Preparing to Engage Workers – Fringe Benefits Tax Part 1

As part of our Payroll/HR Series, we have spent the last few weeks talking about all we need to know and understand before we engage workers. So far we have covered Pay As You Go Tax and Superannuation. We next need to cover Fringe Benefits Tax, this is quite a ‘heavy’ subject and it goes for a few weeks, but I feel its really important for you to understand it so you don’t get caught out at tax time and have to pay a huge amount of Fringe Benefits Tax.

Fringe Benefits Tax

Quite often when Business Owners employ staff they offer their employees or their employees’ associates (typically family members) benefits in addition to their salary or wages. These benefits attract a tax called Fringe Benefits Tax (FBT).

Examples of a benefit paid to employees are:

  • Personal use of a work car for private purposes
  • A cheap loan to an employee
  • Paying for an employee’s gym membership
  • Providing entertainment by the way of free tickets to concerts
  • Reimbursing an expense incurred by an employee, such as school fees
  • Giving benefits under a salary sacrifice arrangement with an employee

FBT is separate from income tax and is based on the taxable value of the fringe benefit. As the employer you are required to pay FBT irrespective of whether you are a sole trader, partnership, trustee, corporation, unincorporated association, government or government authority.

You don’t have to be the one providing the fringe benefit, it can be provided by an associate or under an arrangement you have with a third party, it is still your responsibility to pay the tax on that benefit.

FBT is payable whether or not you are liable to pay other taxes such as income tax.

Are you providing fringe benefits to your employees?

You need to be very clear about Fringe Benefits Tax, below is a check list that the Australian Tax Office provide that will help you work out if you are already providing or will be providing a fringe benefit to your employees. If any of the following apply, you may have an FBT liability and need to talk to your accountant.

  • Do you make cars or other vehicles owned or leased by the business available to employees for private use, including a car garaged at the employee’s place of business?
  • Do you provide loans at reduced interest rates to employees?
  • Have you released an employee from an owed debt?
  • Have you paid for, or reimbursed, a non-business expense incurred by an employee?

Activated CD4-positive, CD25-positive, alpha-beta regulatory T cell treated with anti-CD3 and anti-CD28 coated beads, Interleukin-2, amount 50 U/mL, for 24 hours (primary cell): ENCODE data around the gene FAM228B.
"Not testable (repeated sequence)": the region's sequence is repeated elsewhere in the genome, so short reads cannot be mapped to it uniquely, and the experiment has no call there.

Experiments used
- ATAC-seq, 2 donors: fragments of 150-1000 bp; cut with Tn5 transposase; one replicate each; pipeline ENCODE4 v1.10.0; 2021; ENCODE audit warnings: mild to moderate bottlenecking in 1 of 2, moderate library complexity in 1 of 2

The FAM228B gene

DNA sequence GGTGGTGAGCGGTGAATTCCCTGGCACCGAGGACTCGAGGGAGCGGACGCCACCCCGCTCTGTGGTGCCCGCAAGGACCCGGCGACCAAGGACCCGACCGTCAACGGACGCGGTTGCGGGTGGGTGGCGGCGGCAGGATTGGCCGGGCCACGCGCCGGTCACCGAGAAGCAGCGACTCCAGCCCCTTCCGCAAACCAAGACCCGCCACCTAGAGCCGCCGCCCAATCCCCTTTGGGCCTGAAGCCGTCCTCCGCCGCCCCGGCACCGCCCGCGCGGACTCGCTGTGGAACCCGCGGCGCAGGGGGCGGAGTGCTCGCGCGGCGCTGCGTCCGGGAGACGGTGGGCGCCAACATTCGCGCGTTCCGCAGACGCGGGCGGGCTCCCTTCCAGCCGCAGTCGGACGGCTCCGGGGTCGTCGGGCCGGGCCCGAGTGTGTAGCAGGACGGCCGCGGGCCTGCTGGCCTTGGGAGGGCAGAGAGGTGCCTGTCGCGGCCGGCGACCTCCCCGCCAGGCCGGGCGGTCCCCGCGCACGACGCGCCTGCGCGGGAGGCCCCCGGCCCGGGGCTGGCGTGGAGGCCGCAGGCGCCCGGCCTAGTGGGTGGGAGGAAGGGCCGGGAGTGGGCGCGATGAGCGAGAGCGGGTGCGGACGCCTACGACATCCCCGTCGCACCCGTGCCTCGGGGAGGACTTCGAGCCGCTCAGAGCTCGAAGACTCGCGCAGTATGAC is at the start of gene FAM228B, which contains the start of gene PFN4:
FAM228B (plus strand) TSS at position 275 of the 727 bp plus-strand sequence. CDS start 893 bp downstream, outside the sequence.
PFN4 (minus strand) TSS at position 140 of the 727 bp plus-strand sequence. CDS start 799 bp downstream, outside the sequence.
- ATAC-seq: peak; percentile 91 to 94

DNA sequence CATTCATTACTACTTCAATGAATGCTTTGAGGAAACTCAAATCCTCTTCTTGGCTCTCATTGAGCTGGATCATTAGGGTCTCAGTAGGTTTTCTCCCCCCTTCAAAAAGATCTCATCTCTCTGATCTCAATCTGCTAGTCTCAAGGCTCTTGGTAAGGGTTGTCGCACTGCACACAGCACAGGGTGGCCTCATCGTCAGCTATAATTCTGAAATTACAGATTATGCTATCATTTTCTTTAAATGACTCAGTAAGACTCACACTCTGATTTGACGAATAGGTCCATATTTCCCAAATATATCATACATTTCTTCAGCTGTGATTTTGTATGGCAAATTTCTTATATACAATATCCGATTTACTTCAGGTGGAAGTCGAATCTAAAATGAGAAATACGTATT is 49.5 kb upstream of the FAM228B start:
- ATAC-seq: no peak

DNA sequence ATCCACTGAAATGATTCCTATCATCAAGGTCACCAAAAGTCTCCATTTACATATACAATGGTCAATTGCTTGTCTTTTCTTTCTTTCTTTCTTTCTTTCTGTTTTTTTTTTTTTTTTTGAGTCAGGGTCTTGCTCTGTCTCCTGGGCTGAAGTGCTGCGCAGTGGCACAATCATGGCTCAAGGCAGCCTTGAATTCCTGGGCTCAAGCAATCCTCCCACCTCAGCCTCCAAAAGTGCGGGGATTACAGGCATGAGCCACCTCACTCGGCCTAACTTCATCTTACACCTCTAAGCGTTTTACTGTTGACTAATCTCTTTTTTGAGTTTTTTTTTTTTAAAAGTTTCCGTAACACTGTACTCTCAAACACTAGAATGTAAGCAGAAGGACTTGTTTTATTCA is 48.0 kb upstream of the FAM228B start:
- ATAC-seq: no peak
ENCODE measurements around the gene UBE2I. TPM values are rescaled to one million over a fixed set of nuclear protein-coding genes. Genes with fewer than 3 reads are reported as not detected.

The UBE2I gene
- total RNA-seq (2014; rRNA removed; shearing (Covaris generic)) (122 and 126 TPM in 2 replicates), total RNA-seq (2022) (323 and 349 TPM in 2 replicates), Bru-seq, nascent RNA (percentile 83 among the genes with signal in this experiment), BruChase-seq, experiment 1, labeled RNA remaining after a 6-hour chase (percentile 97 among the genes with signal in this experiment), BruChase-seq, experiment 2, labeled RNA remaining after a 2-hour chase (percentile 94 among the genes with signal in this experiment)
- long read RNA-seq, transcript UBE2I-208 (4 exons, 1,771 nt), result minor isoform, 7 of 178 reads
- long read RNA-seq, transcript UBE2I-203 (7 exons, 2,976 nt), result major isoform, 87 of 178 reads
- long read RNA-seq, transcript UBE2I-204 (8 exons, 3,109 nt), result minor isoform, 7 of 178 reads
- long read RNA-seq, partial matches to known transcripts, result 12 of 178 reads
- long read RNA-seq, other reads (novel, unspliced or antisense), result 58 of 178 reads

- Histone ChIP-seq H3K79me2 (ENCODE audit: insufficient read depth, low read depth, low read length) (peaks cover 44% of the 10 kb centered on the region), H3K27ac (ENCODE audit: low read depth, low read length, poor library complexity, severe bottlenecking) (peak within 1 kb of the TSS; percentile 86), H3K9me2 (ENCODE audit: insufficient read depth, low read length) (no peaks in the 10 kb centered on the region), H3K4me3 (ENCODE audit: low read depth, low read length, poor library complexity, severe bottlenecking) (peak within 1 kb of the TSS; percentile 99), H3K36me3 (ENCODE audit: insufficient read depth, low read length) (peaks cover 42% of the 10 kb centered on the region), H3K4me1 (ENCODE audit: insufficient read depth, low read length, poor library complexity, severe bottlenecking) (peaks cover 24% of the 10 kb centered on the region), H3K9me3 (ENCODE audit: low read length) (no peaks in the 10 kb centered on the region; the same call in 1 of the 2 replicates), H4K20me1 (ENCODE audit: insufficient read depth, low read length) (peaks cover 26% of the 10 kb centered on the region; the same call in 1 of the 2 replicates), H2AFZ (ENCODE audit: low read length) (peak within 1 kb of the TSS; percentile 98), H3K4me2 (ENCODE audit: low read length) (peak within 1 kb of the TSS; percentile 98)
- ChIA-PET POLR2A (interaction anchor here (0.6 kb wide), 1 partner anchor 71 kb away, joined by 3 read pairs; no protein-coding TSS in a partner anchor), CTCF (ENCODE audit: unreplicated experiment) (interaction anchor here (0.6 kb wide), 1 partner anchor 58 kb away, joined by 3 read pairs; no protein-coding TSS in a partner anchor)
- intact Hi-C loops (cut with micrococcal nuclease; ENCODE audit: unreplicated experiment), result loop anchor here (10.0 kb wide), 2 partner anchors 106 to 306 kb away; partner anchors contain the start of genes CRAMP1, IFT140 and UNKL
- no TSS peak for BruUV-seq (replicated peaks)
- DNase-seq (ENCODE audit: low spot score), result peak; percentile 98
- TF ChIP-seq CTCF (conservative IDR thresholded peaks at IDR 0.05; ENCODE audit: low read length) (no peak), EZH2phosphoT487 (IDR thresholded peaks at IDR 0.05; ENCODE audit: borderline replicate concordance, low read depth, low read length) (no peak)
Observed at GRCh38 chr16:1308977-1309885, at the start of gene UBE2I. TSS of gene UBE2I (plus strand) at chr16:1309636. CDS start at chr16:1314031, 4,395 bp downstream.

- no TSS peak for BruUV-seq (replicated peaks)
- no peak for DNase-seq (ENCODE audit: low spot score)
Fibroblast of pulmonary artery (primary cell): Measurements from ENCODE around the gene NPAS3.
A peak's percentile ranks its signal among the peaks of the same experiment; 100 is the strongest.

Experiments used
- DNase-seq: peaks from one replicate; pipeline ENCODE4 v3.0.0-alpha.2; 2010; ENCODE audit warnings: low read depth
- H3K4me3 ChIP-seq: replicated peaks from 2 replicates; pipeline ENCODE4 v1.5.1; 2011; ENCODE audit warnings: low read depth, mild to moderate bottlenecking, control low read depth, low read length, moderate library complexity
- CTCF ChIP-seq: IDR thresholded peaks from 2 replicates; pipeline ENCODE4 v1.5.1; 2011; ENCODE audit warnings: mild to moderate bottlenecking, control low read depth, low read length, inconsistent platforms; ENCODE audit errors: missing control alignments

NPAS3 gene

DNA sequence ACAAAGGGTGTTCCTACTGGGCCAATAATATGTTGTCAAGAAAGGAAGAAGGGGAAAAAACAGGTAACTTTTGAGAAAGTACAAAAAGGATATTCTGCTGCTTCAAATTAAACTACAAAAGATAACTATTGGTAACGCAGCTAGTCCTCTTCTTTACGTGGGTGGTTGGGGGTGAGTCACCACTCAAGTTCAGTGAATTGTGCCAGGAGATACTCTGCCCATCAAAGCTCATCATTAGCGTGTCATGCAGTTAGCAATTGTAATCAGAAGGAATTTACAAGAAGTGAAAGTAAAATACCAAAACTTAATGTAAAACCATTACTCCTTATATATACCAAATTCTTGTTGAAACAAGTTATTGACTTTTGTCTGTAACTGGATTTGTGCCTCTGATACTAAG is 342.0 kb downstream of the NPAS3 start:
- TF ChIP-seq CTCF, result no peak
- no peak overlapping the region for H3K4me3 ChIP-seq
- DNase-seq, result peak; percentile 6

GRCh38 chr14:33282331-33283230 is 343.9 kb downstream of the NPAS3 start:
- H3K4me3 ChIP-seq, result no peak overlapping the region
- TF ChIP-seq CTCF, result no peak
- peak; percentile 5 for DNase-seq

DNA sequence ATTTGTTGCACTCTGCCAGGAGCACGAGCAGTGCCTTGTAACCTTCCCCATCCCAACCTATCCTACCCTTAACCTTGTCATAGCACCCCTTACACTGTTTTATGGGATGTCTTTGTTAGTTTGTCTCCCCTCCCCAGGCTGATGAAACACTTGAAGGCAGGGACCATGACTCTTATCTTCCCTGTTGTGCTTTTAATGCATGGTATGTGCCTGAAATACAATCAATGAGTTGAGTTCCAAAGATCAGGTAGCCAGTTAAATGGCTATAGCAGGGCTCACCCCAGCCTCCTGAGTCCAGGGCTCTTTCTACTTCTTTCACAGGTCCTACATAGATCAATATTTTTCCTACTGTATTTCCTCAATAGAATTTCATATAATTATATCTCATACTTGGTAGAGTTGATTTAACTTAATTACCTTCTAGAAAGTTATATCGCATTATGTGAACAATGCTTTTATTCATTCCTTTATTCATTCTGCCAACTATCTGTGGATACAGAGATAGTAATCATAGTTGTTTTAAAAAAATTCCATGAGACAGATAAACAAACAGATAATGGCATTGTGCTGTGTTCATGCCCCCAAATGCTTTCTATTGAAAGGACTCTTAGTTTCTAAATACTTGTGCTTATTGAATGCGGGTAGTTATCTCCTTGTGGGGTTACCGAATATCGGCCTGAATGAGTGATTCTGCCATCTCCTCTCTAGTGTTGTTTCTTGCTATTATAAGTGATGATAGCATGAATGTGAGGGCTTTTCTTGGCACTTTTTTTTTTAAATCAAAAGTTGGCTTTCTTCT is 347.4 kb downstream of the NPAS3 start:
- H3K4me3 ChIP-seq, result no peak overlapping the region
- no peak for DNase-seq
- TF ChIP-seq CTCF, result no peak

• Do you provide a house or unit of accommodation to your employees?
  • Do you provide employees with living-away-from-home allowances?
  • Do you provided entertainment by the way of food, drink or recreation to your employees?
  • Do any of your employees have salary package arrangement in place?
  • Have you provided your employees with goods at a lower price than they are normally sold to the public?

Types of Fringe Benefits

Fringe Benefits have been categorised into 13 different types so that specific valuation rules can be used. We will look at these in more depth in the coming weeks, but for now you need to know what those categories are:

  • Car Fringe Benefit
  • Debt Waiver Fringe Benefit
  • Loan Fringe Benefit
  • Expense Payment Fringe Benefit
  • Housing Fringe Benefit
  • Living-away-from-home Allowance Fringe Benefit
  • Airline Transport Fringe Benefit
  • Board Fringe Benefit
  • Entertainment
  • Tax-Exempt Body Entertainment Fringe Benefit
  • Car Parking Fringe Benefit
  • Property Fringe Benefit
  • Residual Fringe Benefit

Exemptions from Fringe Benefits Tax

There are a number of benefits that are exempt from Fringe Benefits Tax. Exempt benefits are not only exempt from FBT, they are also (with the exception of one) exempt from income tax in the hands of the employee to whom they are provided.

  • Transport Exemptions
    • Cars
    • Dual Cab Vehicles
  • Residual Exemptions
    • Recreational facilities, child care facilities – residual benefits
  • Living-away-from-home accommodation – expense payments
  • Religious and non-profit organisation exemptions
    • Registered Religious Institutions
  • Remote Area Exemptions
    • Remote Area Housing
    • Certain meals provided to primary production employees
  • Other Exemptions
    • Loans

There are also a range of concessions available. Some concessions reduce the taxable value of the fringe benefit to zero, and others provide only a partial reduction.

Reduction in Fringe Benefit Taxable Value

There are a number of fringe benefits that attract a reduction in the taxable value that results in a reduction in the amount of fringe benefits tax that needs to be paid, or even resulting in a zero payment.

This is where things get really heavy and I would suggest that you make an appointment with your Accountant if you want to know more details on this. But some examples of where you can get a reduction in Fringe Benefit Taxable Value are:

  • When the Value of the benefit can be reduced
  • Remote Area Reductions
    • Residential Fuel
  • Transport reductions
    • Overseas employment holiday transport
  • Relocation reductions
    • Where transport by employee’s car
  • Other Reductions
    • Personal Services Entities

So that wraps up part 1 of Fringe Benefits Tax, I hope you are not feeling too overwhelmed. If you have any questions around Fringe Benefits Tax or anything else we have talked about in previous blogs, you can email me or contact me on Facebook or Twitter.




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